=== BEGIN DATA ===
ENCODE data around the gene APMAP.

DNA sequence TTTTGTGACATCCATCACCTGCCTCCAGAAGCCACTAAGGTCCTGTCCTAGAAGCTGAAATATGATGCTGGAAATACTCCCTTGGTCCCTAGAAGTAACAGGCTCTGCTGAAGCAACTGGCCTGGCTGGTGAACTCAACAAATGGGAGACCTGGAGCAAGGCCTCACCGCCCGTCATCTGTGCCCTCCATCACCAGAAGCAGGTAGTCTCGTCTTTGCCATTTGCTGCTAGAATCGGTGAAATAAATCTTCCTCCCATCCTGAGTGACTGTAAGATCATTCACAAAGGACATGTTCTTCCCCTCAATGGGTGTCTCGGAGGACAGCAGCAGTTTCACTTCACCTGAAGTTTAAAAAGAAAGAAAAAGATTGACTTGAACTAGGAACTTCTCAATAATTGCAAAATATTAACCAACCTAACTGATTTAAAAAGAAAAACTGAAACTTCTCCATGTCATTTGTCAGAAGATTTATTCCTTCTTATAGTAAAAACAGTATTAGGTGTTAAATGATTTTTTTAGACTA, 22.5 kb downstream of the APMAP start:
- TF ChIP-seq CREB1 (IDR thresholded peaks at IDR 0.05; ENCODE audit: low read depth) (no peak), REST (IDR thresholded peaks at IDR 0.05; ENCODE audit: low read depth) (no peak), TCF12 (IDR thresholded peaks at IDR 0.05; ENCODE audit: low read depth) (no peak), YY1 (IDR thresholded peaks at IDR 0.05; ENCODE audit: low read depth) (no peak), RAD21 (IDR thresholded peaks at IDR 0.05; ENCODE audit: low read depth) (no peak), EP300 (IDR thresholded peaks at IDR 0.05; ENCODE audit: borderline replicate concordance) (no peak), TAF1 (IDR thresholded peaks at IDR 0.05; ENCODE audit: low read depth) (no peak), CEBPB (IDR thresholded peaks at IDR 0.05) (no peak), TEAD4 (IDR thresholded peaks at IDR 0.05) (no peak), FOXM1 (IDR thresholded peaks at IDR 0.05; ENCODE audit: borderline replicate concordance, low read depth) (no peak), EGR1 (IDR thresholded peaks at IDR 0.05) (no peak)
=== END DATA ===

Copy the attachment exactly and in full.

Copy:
ENCODE data around the gene APMAP.

DNA sequence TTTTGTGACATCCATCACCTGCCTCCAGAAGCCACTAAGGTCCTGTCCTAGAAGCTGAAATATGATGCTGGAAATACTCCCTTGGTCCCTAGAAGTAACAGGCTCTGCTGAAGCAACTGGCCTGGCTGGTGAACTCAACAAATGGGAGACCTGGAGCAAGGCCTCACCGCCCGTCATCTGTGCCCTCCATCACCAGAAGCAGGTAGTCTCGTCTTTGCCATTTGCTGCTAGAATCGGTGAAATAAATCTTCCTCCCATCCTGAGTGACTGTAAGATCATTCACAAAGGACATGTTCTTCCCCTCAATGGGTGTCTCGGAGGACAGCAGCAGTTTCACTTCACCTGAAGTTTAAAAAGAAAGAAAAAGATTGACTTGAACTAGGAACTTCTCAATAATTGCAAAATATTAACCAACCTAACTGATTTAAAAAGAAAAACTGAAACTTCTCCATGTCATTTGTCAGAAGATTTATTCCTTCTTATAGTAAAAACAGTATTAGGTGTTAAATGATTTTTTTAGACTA, 22.5 kb downstream of the APMAP start:
- TF ChIP-seq CREB1 (IDR thresholded peaks at IDR 0.05; ENCODE audit: low read depth) (no peak), REST (IDR thresholded peaks at IDR 0.05; ENCODE audit: low read depth) (no peak), TCF12 (IDR thresholded peaks at IDR 0.05; ENCODE audit: low read depth) (no peak), YY1 (IDR thresholded peaks at IDR 0.05; ENCODE audit: low read depth) (no peak), RAD21 (IDR thresholded peaks at IDR 0.05; ENCODE audit: low read depth) (no peak), EP300 (IDR thresholded peaks at IDR 0.05; ENCODE audit: borderline replicate concordance) (no peak), TAF1 (IDR thresholded peaks at IDR 0.05; ENCODE audit: low read depth) (no peak), CEBPB (IDR thresholded peaks at IDR 0.05) (no peak), TEAD4 (IDR thresholded peaks at IDR 0.05) (no peak), FOXM1 (IDR thresholded peaks at IDR 0.05; ENCODE audit: borderline replicate concordance, low read depth) (no peak), EGR1 (IDR thresholded peaks at IDR 0.05) (no peak)